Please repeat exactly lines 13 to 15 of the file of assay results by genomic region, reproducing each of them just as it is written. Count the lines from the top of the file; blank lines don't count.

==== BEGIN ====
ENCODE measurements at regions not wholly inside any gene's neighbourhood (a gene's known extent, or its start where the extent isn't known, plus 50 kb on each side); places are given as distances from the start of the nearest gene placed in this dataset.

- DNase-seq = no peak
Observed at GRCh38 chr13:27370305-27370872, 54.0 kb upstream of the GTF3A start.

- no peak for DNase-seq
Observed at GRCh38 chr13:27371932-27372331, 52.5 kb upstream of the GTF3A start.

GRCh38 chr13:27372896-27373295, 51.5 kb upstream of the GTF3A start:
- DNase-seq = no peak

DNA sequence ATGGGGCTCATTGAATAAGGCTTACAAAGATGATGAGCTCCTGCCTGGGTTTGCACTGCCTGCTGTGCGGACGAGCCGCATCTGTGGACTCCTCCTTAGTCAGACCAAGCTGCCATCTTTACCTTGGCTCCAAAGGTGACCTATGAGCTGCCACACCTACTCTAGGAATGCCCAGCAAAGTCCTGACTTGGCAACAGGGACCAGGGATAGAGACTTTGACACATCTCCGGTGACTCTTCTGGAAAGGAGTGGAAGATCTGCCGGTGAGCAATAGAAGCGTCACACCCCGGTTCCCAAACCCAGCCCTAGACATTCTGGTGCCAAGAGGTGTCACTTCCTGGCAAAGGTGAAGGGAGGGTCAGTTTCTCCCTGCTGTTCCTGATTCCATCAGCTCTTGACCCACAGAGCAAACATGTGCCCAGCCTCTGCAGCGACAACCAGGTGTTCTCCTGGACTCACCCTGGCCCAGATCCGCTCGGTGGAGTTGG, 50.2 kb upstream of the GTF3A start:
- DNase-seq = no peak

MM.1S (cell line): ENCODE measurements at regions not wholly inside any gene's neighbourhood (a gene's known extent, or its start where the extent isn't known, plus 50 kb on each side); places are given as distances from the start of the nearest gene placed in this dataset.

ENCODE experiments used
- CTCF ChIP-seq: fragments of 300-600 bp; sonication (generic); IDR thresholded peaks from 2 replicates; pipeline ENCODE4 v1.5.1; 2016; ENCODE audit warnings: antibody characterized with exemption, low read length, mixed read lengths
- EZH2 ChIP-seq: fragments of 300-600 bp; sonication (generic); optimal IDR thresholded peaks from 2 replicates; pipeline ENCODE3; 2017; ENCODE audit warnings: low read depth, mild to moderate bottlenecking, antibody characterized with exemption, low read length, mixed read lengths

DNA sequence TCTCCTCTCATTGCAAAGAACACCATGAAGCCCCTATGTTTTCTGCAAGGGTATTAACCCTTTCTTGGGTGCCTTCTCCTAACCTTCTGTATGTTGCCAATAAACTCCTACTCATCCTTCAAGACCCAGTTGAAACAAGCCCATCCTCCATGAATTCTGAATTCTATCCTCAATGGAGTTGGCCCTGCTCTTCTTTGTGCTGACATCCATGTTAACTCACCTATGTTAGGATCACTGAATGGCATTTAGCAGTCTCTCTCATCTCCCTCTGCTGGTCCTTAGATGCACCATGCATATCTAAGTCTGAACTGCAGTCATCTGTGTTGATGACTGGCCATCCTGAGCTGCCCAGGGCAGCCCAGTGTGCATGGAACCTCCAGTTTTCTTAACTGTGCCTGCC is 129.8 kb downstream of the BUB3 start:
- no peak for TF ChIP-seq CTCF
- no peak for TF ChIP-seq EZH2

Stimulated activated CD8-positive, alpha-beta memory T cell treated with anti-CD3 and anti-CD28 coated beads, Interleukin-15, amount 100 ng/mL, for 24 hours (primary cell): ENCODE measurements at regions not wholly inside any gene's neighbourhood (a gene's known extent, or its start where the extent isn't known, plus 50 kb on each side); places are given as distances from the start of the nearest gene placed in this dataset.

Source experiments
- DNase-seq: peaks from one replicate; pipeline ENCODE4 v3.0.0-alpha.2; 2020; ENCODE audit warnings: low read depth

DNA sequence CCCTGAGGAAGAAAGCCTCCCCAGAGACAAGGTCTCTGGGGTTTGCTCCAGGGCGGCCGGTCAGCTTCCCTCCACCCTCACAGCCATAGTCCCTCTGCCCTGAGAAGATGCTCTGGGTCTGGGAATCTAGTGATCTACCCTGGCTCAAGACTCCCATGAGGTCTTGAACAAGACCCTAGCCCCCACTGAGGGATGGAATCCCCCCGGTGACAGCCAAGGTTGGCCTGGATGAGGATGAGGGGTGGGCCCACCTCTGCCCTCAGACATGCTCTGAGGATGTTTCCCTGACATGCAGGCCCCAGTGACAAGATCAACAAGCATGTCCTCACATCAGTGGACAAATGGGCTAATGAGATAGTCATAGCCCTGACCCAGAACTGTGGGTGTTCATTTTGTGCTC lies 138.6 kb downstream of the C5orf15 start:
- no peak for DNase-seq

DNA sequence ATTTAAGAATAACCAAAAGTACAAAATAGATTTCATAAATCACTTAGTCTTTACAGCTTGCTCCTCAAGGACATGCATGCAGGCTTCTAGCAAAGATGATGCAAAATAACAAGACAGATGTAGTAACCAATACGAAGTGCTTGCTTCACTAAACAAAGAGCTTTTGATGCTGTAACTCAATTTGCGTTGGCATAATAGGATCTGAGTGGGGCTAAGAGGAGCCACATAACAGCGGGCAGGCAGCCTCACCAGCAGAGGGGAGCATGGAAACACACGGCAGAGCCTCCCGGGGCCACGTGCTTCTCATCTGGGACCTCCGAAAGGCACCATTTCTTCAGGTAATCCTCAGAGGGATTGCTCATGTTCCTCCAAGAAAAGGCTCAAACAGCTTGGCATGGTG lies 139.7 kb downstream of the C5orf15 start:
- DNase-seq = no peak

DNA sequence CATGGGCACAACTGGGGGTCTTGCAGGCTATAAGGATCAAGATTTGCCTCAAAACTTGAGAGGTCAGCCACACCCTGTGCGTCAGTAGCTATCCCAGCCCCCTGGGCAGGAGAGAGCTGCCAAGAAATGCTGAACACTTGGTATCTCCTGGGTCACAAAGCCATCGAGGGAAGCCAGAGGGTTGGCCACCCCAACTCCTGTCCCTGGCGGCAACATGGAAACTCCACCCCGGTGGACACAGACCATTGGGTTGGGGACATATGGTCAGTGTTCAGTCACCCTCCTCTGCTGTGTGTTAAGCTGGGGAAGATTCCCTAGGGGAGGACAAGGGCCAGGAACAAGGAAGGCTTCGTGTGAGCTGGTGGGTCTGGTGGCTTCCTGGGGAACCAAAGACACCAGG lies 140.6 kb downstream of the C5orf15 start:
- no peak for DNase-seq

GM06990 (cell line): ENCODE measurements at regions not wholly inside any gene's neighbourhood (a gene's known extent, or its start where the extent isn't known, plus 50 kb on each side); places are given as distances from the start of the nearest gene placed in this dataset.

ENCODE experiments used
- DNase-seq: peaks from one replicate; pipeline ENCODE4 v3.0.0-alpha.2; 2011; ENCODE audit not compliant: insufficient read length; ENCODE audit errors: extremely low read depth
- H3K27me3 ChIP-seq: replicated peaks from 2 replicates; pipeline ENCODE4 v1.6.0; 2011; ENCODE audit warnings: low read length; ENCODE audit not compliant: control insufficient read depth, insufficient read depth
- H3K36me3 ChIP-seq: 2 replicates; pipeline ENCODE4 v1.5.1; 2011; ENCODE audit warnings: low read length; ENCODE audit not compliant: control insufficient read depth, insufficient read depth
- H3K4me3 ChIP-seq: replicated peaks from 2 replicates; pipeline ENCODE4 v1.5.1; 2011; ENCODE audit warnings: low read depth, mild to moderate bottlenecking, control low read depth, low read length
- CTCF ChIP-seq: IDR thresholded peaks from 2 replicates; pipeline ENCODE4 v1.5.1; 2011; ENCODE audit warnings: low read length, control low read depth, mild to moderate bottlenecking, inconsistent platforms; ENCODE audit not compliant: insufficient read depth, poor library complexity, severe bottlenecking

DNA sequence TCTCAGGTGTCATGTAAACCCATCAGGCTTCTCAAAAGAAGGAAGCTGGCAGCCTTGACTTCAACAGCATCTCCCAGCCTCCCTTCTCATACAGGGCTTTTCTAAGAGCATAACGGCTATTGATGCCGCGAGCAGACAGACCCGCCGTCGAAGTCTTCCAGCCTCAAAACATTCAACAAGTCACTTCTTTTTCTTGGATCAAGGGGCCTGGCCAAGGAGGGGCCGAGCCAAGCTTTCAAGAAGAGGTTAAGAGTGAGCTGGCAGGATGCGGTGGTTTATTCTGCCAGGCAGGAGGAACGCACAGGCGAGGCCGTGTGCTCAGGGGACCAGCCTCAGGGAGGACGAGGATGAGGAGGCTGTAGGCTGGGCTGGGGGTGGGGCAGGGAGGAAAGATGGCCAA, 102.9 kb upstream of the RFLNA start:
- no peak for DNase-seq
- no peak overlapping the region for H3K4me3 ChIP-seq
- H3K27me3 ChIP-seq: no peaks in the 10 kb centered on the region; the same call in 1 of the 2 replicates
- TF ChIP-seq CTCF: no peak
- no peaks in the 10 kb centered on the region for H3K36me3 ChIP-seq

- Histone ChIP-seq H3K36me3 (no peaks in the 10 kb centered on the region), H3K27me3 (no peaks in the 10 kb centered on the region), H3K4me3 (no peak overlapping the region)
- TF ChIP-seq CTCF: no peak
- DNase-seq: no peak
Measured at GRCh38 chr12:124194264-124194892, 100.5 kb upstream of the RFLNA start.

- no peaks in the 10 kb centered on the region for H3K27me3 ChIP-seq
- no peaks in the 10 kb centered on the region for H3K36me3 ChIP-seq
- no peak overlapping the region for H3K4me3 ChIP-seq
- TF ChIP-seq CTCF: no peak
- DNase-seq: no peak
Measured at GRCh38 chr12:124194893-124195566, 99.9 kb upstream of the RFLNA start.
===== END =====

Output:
- EZH2 ChIP-seq: fragments of 300-600 bp; sonication (generic); optimal IDR thresholded peaks from 2 replicates; pipeline ENCODE3; 2017; ENCODE audit warnings: low read depth, mild to moderate bottlenecking, antibody characterized with exemption, low read length, mixed read lengths

DNA sequence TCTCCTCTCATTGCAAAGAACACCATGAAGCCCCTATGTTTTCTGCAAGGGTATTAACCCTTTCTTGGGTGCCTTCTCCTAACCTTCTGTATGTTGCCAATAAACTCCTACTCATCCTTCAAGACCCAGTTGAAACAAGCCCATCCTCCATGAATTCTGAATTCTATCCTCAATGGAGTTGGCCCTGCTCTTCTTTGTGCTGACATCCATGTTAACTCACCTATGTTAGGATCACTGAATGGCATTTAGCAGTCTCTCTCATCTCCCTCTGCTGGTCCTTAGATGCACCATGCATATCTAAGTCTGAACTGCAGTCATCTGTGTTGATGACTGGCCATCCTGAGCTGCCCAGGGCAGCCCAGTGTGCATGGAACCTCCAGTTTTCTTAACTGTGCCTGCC is 129.8 kb downstream of the BUB3 start:
- no peak for TF ChIP-seq CTCF